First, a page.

Hello and an idea of water-splitting from condensed exhaust for purer gas

Hi, I have been interested in the topic of gasification for a long time but never really able to put any actual work and interact with like-minded people. So I’ve only been looking around schematics and theory on the surface.
The idea in the title starts from nitrogen in the air and how they end up in the final product.
The air used for gasification contains one part oxygen with 4 part nitrogen, thus the exhaust of the combustion chamber also have them, lowering the fuel’s heating value. Separation these gasses are not easy process.
One could dry distill cellulose fuel in its own vessel heated with air fire. The charcoal left can be used to heat the next vessel. The products can be quite complex, and the heat transfer is very limited by the barrier with little air convection.
Water splitting with hot coal (H2O+C => H2 + CO) on the other hand has purer input and results in purer output, however this process is endothermic, requiring heat inputs for the coal and steam, and temperature above ~700 Celsius and water source. This was done usually by periodically reheat the coal with air combustion between the steam phases.
What if I can collect water from the exhaust by cooling, then make it hot again by heat exchange with the exhaust, the combustion chamber, finally react with hot charcoal in the outside chamber to for fuel and continue the cycle?
Here is a crude drawing for the planning.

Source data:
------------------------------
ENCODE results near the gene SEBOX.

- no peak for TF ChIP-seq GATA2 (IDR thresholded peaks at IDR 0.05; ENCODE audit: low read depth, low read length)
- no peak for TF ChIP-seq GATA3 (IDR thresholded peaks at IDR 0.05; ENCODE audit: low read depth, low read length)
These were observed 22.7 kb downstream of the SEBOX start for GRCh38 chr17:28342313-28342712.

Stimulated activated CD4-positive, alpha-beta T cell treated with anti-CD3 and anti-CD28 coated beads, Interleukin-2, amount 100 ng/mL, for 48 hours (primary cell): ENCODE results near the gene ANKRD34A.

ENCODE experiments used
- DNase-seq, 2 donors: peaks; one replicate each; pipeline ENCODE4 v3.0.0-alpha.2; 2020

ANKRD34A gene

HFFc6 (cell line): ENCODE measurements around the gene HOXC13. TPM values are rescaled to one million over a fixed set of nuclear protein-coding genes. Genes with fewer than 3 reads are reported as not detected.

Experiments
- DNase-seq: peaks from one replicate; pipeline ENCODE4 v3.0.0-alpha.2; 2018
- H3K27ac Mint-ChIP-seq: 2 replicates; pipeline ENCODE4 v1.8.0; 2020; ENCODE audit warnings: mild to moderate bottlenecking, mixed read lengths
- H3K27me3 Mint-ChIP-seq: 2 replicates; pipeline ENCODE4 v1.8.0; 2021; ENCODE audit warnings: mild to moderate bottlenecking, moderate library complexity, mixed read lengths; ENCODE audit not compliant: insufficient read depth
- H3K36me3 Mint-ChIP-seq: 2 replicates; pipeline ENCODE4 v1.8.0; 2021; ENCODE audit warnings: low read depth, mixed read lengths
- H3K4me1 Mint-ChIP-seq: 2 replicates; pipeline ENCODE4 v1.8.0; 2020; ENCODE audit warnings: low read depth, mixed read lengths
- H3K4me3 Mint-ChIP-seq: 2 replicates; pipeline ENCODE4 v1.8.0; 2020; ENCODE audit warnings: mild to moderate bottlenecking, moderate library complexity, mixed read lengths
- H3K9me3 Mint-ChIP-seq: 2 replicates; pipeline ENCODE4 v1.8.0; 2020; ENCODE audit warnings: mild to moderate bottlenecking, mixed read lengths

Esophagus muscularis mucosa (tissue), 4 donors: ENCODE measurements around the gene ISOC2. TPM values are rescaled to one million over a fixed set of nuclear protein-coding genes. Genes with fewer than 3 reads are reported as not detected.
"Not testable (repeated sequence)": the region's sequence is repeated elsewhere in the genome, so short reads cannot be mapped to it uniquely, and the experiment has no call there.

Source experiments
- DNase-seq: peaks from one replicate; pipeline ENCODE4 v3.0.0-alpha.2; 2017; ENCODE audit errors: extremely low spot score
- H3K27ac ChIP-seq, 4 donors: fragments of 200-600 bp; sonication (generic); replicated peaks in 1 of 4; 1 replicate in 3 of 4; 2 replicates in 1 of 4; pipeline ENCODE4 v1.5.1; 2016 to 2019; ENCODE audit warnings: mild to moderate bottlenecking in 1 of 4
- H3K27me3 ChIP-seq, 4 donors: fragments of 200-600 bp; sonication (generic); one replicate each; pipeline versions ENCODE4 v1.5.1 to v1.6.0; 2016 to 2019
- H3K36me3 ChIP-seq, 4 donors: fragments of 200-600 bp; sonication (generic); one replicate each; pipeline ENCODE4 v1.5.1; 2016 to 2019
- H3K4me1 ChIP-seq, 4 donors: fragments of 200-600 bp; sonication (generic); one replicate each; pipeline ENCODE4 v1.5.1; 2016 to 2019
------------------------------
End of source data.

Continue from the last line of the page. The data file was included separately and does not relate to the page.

There are some challenges that I can see with this plan without crunching any numbers.

  1. Compatibility with non-charcoal solid fuels: Cellulose feed stocks may introduce tar build up and caustic elements into the turbine and heat changers, and these complex component are hard to DIY so the longevity and maintainability is at risk.
  2. Water loss may still be significant as <100 degree Celsius exhaust or even ambient temperature can still contain a lot of moisture. May not be practical with more heat exchanger to bring down to near ambient temperature and desiccant cycle to adsorb it all.
  3. Continuous refueling into an anulus chamber. Need auger all around or some stirring mechanism to spread around.
  4. Controls with temperature, pressure.
    What do you think of my idea? is this overly complex or unnecessary?

Personally I think it’s unnecessary. You learn to accept or get around the perceived power losses that gengas makes. It allows you to increase engine compression, advance the spark timing, etc.

Even in my stock 80hp 4cyl Mazda B2000 truck I was able to get down the road at highway speeds using a charcoal gasifier.

You have to think about it in an economy of size and weight. Will these things make the power gains worth the extra weight you have to carry? Or space that it takes up for a static usage? Or the addition of more parts you have to maintain and replace, things break at the worst times.

Welcome to the forum, check out some of the posts of charcoal powered generators and vehicles!